LETTER: Firefighters no match for medics

Dear Editor:

Re: North Vancouver Firefighters Sound the 9-1-1 Alarm, July 27.

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I truly hope Mrs. Strom is recovering comfortably after having fallen down a flight of stairs and suffered injuries. What a terrifying and painful experience that must have been for her and her family. I know I'd be frustrated if she were my mother or grandmother. As a paramedic, I see firsthand the shortage of ambulances at the street level on a daily basis and agree with Brian Leavold that there is a dire need to enhance the current complement of existing ambulances and crews in the Lower Mainland. CUPE Local 873, the union representing paramedics and emergency dispatchers has been vocal on this shortage, reporting that in order to meet the national benchmark for response times in the Lower Mainland, the ambulance service must have 22 fully staffed ambulance units added to the current fleet.

Emergency room delays mixed with a cash-starved frontline of ambulance resources immediately affect waiting times for 9-1-1 medical calls. The 110 per cent increase in staffing reported by emergency health service representatives does not accurately reflect paramedic units available to respond to emergency calls in metro areas. Any increase in staffing is to bolster the rural and remote staffing crisis across B.C. and offset attrition in the metro areas; however, the fact remains that there has been no substantial increase in fully staffed metro units in years.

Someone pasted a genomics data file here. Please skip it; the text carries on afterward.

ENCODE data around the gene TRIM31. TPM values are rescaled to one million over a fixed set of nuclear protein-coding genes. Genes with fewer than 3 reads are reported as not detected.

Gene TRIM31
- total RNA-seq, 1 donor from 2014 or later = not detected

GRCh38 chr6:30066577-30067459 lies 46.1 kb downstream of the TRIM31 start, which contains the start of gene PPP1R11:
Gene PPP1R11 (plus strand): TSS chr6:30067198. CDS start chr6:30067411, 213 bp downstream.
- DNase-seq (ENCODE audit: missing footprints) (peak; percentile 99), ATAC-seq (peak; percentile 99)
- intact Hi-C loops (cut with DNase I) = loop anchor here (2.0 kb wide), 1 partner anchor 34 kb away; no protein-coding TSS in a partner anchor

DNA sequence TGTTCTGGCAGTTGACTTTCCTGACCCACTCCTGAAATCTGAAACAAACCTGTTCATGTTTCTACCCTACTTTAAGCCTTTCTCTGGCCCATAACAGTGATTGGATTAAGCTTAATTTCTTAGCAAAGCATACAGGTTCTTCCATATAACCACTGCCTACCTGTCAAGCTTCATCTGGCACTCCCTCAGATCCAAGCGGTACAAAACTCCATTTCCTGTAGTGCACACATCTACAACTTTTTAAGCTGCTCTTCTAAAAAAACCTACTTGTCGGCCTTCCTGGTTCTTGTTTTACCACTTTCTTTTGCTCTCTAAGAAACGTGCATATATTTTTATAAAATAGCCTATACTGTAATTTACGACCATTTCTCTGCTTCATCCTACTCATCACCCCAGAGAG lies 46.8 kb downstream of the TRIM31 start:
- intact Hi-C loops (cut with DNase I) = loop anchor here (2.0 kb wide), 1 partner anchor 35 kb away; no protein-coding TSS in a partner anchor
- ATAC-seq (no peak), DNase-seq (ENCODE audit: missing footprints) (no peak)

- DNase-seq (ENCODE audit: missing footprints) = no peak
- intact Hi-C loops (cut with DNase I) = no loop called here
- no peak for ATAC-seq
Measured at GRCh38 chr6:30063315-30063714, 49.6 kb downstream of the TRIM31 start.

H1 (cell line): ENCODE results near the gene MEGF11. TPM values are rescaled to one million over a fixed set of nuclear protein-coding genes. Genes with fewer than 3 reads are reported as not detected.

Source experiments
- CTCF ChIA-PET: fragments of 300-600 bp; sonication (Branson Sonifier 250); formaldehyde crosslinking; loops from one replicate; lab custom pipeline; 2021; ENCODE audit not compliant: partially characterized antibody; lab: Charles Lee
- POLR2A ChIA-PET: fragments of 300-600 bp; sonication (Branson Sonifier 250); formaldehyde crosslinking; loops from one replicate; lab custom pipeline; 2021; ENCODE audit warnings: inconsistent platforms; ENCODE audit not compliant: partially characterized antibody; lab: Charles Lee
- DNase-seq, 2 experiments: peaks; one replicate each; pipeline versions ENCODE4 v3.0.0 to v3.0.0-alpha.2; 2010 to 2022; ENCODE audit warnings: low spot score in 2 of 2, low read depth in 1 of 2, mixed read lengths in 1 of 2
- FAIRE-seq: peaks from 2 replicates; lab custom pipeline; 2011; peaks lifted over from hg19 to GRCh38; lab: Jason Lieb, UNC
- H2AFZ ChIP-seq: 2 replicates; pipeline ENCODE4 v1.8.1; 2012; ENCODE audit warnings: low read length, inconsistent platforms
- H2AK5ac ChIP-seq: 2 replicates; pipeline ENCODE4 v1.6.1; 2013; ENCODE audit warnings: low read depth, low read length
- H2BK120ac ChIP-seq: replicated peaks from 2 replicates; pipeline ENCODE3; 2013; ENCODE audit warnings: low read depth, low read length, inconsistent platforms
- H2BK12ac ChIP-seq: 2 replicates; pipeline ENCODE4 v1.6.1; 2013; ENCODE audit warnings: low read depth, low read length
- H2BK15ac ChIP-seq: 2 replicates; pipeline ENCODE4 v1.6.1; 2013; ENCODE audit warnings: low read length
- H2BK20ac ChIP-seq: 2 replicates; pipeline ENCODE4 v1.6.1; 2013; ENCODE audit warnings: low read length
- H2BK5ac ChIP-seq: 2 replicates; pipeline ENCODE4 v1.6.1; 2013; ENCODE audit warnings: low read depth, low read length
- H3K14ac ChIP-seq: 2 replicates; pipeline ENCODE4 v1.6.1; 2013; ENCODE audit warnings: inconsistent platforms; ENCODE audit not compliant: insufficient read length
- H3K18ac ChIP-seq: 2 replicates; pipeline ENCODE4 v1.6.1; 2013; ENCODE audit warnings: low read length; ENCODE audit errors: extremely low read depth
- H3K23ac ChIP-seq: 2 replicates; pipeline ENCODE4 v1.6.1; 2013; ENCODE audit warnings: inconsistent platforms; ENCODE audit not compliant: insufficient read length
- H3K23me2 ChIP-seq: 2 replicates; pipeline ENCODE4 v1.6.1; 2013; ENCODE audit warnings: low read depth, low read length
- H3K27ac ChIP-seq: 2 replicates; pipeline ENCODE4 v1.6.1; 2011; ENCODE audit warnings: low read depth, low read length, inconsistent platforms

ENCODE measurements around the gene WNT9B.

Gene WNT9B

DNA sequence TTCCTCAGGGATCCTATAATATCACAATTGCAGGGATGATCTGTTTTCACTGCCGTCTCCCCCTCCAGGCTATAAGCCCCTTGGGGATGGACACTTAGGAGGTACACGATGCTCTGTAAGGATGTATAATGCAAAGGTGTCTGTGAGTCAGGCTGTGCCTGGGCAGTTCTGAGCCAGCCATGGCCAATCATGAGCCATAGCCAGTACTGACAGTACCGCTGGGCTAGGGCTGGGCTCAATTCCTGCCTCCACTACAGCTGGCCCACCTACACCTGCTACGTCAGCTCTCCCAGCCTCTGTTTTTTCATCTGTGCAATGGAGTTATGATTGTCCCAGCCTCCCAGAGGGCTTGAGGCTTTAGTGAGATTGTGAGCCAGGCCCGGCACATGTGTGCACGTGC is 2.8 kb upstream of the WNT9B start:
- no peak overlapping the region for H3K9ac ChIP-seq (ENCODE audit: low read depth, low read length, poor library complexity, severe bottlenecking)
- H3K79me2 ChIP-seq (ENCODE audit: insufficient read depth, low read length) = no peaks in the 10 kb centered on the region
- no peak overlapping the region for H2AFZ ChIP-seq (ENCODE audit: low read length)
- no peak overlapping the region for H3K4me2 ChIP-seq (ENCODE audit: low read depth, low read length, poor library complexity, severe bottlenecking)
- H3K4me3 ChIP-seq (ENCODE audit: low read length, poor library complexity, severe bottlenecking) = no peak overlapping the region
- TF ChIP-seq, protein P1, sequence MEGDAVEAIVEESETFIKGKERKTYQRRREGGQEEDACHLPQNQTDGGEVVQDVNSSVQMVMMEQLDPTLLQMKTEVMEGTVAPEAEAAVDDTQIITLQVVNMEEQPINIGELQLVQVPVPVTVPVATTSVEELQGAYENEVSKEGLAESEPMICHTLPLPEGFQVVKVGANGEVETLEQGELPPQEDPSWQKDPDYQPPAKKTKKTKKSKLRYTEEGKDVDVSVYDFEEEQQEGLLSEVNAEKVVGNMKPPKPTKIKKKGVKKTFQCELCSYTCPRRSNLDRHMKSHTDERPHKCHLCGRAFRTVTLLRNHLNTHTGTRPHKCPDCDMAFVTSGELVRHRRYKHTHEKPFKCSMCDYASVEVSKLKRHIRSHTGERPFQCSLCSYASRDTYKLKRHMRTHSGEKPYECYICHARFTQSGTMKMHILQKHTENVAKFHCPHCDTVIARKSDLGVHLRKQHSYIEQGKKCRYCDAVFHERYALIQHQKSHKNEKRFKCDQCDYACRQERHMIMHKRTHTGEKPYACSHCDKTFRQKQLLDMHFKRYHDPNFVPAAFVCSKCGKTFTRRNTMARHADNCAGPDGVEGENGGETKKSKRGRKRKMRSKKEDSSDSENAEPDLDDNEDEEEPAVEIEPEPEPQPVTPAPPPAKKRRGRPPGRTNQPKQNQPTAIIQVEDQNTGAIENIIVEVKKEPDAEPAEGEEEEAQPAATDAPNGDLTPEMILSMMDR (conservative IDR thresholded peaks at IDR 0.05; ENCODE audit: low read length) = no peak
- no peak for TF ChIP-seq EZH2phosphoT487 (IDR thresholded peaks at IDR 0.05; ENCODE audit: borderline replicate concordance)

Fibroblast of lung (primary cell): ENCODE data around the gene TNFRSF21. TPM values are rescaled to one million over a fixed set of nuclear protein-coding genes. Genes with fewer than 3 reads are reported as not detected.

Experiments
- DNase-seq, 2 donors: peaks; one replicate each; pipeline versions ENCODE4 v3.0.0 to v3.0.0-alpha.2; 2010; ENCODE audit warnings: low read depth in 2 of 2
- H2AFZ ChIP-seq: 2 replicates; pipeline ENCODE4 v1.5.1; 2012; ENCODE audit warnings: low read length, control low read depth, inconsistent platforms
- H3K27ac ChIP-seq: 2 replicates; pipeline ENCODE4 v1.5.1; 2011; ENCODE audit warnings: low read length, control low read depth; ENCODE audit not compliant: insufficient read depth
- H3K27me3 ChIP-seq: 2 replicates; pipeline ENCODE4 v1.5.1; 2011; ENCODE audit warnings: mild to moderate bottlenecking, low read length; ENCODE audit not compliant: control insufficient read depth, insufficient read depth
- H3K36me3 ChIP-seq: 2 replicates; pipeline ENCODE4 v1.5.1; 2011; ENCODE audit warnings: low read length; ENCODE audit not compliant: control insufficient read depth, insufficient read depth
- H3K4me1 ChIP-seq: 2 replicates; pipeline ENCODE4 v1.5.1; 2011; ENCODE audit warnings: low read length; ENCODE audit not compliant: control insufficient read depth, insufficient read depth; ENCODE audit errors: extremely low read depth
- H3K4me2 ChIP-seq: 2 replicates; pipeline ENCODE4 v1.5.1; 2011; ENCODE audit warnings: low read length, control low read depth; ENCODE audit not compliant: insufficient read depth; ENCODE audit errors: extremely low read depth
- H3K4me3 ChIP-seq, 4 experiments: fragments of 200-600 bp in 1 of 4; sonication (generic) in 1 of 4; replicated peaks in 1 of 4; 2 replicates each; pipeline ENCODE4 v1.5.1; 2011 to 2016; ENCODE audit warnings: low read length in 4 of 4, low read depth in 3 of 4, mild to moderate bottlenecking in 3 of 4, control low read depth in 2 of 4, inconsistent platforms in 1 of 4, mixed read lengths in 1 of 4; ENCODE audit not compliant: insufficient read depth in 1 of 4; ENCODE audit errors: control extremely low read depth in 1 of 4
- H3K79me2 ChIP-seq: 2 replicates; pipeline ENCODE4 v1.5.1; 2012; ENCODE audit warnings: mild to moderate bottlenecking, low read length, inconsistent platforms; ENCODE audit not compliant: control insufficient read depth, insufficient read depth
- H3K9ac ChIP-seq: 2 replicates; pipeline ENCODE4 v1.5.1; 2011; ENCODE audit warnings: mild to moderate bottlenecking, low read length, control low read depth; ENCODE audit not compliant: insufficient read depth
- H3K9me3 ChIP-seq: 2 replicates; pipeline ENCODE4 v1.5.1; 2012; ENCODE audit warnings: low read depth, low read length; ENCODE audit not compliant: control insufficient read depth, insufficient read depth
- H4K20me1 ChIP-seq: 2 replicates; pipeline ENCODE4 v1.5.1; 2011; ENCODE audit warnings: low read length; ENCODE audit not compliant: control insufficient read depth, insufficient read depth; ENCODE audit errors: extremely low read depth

On the other hand, municipal fire departments have numerous apparatus and highly paid personnel available due to a sharp decline in fires, and despite being extensively trained in fire suppression and auto-extrication, firefighters have more or less the same medical training as a lifeguard at your local aquatics centre - emergency first aid and CPR. Currently, firefighters positively affect patient outcomes in less than six

per cent of medical calls, therefore the outcome in this case wouldn't have changed as arriving to "settle the patient" does little to add to the care required. Mrs. Strom, like all medical patients, require a team of paramedics with extensive equipment, training and assessment skills for treatment, management and transport of medical emergencies.

Despite a push by firefighters for increased medical training, this comes with an enormous bill, which would increase municipal taxes by double digit percentages and wouldn't increase medical care to a level worthy of attending even a fraction of medical calls. To use an analogy, it's absurd to think arming paramedics with fire extinguishers would substitute for the current fire suppression in communities, which is the extent firefighters would be increasing their medical skills. In the end, patients calling 9-1-1 with medical issues would still require highly trained paramedics to attend and initiate treatment and transport, a service residents already pay for.

Pete Smith

Advanced Care Paramedic CUPE 873

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